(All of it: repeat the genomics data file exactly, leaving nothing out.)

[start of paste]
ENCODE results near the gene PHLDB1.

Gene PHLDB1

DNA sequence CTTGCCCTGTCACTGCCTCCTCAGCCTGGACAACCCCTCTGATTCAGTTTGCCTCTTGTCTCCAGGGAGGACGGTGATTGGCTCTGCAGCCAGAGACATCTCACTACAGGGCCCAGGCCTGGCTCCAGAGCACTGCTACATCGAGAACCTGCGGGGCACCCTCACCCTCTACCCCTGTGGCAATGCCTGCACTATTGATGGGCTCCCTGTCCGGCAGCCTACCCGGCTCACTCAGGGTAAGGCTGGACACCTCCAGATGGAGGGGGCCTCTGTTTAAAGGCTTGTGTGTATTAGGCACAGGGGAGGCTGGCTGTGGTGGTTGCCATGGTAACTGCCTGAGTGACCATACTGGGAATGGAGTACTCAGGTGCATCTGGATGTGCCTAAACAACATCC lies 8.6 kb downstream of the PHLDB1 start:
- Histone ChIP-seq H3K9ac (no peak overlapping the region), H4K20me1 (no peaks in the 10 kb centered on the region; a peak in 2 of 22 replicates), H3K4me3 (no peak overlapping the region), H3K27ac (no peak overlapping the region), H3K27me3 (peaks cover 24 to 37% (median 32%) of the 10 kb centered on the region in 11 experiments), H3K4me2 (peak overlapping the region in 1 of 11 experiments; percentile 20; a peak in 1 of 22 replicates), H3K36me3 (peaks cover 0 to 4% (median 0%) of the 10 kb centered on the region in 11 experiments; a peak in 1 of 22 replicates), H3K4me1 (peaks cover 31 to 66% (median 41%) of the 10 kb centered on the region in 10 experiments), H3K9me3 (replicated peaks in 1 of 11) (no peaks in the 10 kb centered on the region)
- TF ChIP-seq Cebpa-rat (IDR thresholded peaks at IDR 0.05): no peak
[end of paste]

ENCODE results near the gene PHLDB1.

Gene PHLDB1

DNA sequence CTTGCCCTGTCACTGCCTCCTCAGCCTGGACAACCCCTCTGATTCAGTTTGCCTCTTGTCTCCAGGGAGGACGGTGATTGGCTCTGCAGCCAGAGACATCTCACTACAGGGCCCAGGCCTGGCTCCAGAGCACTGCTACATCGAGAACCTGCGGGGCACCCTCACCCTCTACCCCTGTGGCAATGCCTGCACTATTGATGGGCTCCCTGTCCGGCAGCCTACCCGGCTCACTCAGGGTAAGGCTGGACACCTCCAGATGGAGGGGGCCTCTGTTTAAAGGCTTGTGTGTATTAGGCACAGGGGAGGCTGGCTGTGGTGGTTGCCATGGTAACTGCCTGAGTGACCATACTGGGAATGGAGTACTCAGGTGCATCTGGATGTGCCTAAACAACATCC lies 8.6 kb downstream of the PHLDB1 start:
- Histone ChIP-seq H3K9ac (no peak overlapping the region), H4K20me1 (no peaks in the 10 kb centered on the region; a peak in 2 of 22 replicates), H3K4me3 (no peak overlapping the region), H3K27ac (no peak overlapping the region), H3K27me3 (peaks cover 24 to 37% (median 32%) of the 10 kb centered on the region in 11 experiments), H3K4me2 (peak overlapping the region in 1 of 11 experiments; percentile 20; a peak in 1 of 22 replicates), H3K36me3 (peaks cover 0 to 4% (median 0%) of the 10 kb centered on the region in 11 experiments; a peak in 1 of 22 replicates), H3K4me1 (peaks cover 31 to 66% (median 41%) of the 10 kb centered on the region in 10 experiments), H3K9me3 (replicated peaks in 1 of 11) (no peaks in the 10 kb centered on the region)
- TF ChIP-seq Cebpa-rat (IDR thresholded peaks at IDR 0.05): no peak